Orca task force to recommend moratorium on southern resident killer whale watching

PUYALLUP, Wash. -- The governor's orca task force will likely recommend a moratorium on whale watching the endangered Southern resident orca in the Puget Sound.

The group voted on an action Tuesday that would "suspend viewing" of the endangered southern resident for three to five years.

The action would prohibit all vessels in the Puget Sound from "watching" the marine mammals. Washington State's Department of Fish and Wildlife would be in charge of rulemaking and regulation.

The rule is expected to be included in the task force's final recommendations, slated to be sent to the governor on Nov. 16. Recommendations need to be approved by the governor and some will require legislative action.

The southern resident orca population is already at its lowest number in more than three decades, with just 74 left on the planet. The species was listed as endangered in 2005 but it continues to decline.

In March, Gov. Jay Inslee signed an executive order to form a task force to provide recommendations that would save the species from extinction. Since the task force's formation, three orcas have died, including a newborn calf.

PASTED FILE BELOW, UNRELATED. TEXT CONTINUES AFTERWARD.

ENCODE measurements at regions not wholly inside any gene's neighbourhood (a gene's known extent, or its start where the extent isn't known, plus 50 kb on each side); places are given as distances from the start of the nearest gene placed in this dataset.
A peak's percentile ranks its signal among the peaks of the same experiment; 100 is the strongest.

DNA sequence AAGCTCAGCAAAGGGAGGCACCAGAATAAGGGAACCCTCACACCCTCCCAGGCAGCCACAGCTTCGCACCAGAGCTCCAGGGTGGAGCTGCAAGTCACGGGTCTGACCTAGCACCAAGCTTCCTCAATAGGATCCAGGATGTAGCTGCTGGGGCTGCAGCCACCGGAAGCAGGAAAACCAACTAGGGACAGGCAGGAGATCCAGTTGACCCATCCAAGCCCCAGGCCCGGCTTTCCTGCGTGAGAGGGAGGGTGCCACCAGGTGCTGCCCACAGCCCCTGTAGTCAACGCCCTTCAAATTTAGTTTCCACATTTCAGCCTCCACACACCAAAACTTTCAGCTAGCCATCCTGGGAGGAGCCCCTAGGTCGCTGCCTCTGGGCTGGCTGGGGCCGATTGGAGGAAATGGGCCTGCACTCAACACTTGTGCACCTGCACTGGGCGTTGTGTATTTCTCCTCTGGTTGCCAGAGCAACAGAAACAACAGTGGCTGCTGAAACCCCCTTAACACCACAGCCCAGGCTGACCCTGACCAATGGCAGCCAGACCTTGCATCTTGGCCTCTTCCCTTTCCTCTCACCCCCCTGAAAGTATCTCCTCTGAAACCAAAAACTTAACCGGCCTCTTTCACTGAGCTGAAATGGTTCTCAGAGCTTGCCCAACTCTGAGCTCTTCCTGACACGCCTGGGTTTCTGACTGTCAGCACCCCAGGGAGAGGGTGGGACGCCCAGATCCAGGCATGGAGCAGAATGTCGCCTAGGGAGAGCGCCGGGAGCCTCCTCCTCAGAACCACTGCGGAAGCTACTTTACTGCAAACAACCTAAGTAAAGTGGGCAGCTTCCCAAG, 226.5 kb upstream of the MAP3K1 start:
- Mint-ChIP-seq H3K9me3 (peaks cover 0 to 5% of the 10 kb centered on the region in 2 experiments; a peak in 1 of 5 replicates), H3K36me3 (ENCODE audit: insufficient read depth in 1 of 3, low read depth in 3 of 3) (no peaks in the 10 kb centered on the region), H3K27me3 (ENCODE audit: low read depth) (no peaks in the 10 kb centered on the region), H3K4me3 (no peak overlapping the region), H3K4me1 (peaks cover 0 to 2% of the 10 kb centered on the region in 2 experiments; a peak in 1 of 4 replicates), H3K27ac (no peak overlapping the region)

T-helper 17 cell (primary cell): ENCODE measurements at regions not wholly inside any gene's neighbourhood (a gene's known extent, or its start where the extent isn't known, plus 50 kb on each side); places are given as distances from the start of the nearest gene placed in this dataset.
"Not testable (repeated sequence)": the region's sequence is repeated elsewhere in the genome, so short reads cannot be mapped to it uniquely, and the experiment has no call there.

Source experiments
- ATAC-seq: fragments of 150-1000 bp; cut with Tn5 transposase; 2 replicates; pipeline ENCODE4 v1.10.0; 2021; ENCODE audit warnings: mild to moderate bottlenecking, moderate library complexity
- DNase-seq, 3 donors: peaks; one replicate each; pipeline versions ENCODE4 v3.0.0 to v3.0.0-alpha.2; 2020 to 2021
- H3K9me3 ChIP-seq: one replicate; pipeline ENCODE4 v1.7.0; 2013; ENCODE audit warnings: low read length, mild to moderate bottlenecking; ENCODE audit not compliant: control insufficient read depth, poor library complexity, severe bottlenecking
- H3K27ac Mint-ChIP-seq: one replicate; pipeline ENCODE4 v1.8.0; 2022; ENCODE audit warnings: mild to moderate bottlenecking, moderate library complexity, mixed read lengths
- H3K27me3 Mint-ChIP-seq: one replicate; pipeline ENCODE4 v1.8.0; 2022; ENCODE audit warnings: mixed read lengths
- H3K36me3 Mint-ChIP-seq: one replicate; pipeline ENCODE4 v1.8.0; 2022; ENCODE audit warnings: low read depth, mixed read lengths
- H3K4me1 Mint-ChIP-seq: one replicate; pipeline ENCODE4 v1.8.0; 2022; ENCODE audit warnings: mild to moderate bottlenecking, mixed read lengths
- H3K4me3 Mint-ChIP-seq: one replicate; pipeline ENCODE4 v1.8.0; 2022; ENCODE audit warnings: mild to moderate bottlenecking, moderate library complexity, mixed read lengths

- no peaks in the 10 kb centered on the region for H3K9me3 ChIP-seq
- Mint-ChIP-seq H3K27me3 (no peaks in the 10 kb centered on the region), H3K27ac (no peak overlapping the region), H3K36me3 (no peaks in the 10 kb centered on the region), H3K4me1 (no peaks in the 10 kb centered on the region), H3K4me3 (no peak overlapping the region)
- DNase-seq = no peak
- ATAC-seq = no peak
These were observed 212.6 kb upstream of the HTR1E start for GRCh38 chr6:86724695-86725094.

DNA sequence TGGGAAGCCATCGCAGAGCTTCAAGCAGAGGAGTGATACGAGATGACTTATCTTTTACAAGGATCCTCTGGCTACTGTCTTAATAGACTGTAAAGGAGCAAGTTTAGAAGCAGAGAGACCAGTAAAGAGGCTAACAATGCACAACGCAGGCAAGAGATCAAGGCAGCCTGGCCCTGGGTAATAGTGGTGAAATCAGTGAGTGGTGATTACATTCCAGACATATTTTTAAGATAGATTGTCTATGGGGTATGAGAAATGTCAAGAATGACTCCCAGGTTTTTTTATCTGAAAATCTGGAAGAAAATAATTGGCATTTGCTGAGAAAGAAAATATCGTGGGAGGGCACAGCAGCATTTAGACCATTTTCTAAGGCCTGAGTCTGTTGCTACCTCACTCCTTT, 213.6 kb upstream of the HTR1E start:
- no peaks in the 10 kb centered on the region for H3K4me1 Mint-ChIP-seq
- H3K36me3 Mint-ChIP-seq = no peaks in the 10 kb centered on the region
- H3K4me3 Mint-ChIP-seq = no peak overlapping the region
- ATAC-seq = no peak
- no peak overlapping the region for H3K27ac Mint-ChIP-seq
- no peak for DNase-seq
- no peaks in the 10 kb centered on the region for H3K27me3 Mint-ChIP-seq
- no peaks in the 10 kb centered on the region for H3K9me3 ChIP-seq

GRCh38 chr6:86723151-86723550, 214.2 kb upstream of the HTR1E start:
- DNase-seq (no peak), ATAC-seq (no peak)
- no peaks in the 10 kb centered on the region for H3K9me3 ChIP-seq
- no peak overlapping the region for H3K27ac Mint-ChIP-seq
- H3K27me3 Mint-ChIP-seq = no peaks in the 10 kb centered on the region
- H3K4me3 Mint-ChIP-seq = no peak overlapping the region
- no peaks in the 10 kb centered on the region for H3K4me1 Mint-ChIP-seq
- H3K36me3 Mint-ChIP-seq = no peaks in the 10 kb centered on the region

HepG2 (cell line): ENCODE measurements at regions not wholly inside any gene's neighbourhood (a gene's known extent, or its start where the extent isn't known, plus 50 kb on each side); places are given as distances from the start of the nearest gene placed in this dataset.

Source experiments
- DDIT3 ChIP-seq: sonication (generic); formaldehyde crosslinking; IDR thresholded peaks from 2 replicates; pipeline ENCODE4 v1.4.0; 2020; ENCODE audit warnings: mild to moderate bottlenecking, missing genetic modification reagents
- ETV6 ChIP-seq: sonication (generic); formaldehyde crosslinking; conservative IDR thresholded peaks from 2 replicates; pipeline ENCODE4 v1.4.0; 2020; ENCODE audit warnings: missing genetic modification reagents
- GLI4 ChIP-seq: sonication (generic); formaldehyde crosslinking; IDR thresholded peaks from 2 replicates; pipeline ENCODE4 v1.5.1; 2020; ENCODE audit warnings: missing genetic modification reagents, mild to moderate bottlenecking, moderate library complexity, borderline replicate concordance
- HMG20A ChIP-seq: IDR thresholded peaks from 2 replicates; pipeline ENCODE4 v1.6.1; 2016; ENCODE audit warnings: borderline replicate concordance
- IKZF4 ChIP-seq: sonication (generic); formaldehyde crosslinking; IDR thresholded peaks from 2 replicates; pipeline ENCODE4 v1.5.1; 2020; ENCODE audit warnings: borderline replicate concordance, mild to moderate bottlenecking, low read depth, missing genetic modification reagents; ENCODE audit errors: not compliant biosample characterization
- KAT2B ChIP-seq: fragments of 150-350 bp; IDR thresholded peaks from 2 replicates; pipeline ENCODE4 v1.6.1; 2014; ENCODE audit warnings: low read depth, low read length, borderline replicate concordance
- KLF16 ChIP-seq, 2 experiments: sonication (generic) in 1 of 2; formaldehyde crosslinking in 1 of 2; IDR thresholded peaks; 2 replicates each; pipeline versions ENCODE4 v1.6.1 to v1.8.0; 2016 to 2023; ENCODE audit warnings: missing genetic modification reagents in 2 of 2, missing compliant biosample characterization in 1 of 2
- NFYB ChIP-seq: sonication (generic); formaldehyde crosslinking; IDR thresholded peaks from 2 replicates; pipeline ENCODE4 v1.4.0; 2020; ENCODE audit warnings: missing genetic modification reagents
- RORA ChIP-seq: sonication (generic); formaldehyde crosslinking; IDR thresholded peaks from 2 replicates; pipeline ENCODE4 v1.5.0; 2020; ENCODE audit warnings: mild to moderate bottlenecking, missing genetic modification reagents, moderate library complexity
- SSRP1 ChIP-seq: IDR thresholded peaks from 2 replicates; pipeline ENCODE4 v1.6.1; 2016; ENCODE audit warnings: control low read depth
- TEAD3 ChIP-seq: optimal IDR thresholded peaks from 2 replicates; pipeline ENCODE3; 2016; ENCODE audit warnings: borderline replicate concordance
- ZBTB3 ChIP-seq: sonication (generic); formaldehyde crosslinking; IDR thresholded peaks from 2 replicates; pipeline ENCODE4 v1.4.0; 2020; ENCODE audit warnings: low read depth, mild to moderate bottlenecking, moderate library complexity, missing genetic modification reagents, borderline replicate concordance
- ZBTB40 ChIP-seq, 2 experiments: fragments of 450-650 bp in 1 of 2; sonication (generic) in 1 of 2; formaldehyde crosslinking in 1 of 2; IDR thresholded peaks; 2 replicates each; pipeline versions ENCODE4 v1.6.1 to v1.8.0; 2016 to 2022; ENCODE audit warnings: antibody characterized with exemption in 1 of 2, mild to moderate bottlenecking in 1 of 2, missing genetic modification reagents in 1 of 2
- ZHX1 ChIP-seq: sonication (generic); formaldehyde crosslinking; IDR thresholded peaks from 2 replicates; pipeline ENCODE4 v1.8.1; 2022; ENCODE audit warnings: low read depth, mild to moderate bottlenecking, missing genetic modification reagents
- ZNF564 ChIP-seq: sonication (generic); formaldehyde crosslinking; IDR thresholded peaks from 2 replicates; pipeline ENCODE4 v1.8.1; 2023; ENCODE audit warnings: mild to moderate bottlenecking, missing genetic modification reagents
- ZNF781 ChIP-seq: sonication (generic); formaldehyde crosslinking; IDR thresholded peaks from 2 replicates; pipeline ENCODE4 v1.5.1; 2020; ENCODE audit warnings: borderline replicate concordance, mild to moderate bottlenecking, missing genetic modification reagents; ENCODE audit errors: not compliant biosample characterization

At Tuesday's meeting, a representative for the Pacific Whale Watching Association voted against the rule. Commercial whale watching groups are currently allowed to watch southern residents, as well as transient orcas.

A moratorium on southern resident orcas watching could impact the business of some whale watchers, but it was not immediately known to what extent. A call to the president of the Pacific Whale Watch Association was not immediately returned.

Six other task force representatives abstained from voting on the recommendation. Thirty-three members voted for it.

A task force representative said commercial groups will still be able to watch transient orcas, even while southern residents are in the Puget Sound.

Many details like how the law will be enforced and what penalties boats would get from watching the endangered orcas would need to be hammered out if the governor accepts the recommendation, a task force spokesperson said.

This story will be updated.